What was advertised in a colonial American newspaper 250 years ago today?
“I accused her wrongfully, and beg her pardon for the same.”
Newspaper advertisements delivered many kinds of information in eighteenth-century America. Some described consumer goods and services offered by merchants, shopkeepers, and artisans. Legal notices and estate notices supplemented news articles about local events. Advertisements about enslaved people who liberated themselves by running away from their enslavers and indentured servants who ran away before their contracts ended provided descriptions and promised rewards for their capture and return. Notices about wives who “eloped” from their husbands and, as a result, no longer had access to credit kept readers informed about some of the gossip in their community.
Other advertisements carried other kinds of gossip. In the January 20, 1773, edition of the Pennsylvania Journal, for instance, Mary Doyle inserted a notice in which she confessed that she mistakenly accused an acquaintance of stealing her pocketbook, realized her error, and asked for forgiveness. “I MARY DOYLE,” she stated, “having mislaid my Pocket-Book, and missing it in the Market place, most injustly charged Mrs. Mary M’Clean, (wife of Hugh M’Clean, Stone-cutter,) with taking the same.” Doyle apparently found her missing pocketbook and realized her error, prompting her to published the advertisement. “I therefore think myself bound to inform the public,” she continued, “that I accused her wrongfully, and beg ger pardon for the same.”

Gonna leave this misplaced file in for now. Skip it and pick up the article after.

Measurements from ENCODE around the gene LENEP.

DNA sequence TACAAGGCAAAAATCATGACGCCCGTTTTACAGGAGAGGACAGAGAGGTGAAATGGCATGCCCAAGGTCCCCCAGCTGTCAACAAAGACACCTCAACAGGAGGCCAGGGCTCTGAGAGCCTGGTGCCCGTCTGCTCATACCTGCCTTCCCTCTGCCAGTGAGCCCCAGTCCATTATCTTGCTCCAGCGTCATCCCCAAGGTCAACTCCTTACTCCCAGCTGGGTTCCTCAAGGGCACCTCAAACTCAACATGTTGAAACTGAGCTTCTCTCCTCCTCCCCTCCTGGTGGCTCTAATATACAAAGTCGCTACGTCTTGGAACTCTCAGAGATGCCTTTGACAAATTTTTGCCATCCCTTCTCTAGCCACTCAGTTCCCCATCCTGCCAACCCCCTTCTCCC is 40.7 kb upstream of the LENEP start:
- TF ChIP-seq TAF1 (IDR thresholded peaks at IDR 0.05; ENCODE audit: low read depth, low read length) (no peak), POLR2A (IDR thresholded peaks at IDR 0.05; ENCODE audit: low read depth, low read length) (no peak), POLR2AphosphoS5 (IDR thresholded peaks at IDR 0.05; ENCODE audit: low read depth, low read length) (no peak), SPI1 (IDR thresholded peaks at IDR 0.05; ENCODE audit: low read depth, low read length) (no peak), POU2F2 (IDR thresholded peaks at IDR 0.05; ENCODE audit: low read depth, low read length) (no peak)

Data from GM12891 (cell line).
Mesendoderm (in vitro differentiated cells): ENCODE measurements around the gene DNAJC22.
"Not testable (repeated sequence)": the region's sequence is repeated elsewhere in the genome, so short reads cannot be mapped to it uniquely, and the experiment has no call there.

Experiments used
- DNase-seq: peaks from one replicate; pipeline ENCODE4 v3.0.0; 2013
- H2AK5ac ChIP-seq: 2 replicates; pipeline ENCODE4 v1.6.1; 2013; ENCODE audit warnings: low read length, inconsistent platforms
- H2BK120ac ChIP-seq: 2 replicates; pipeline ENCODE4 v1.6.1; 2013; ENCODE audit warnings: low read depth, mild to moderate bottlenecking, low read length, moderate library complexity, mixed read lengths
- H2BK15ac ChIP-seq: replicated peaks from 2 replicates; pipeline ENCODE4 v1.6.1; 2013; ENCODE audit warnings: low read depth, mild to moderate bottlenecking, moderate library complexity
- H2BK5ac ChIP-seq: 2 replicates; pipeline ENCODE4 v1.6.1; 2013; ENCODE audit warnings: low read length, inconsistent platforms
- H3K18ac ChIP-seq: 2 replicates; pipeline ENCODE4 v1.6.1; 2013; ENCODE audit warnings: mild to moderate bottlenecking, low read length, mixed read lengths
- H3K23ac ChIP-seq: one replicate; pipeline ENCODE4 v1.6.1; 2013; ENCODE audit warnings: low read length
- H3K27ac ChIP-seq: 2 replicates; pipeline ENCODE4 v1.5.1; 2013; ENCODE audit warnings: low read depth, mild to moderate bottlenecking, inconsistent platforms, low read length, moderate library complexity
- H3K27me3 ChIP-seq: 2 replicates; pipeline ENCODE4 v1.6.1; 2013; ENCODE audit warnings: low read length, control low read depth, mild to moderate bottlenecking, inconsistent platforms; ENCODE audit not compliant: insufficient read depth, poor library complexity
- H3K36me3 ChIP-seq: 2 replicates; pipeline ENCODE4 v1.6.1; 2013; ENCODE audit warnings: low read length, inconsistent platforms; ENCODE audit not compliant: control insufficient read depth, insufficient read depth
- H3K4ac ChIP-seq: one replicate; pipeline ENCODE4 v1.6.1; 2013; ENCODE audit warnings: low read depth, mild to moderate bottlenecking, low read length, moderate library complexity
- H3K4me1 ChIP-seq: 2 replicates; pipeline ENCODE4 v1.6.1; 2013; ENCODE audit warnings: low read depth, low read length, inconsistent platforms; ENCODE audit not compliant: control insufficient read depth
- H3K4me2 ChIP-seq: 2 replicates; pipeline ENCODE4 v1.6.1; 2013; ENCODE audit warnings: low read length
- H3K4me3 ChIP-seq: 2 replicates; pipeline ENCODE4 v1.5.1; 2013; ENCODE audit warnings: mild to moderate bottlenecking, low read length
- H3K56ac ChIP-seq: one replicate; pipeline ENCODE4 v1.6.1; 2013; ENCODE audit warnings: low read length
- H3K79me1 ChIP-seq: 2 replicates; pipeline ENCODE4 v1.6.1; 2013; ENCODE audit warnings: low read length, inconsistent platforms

Like most advertisements about recalcitrant wives who vexed their husbands, this advertisement did not include all the juicy details about what happened at the market. Readers could imagine the scene that unfolded. Some may have already been aware of what transpired, having witnessed it themselves. Others may have already heard gossip about an altercation between the two women. Those learning about the confrontation for the first time may have wanted to learn more and decided to ask their friends and acquaintances about what occurred. Rather than quiet the gossip about Doyle’s missing pocketbook and the accusations she made against McClean, the advertisement may have helped in inciting more gossip. New chatter, however, had a conclusion in which Doyle set the record straight by restoring McClean’s reputation. She shifted the story away from a possible theft to her own mistake in making an erroneous accusation. Doyle sought to repair her relationship with McClean, though publishing a newspaper advertisement also facilitated gossip about a recent argument in the market.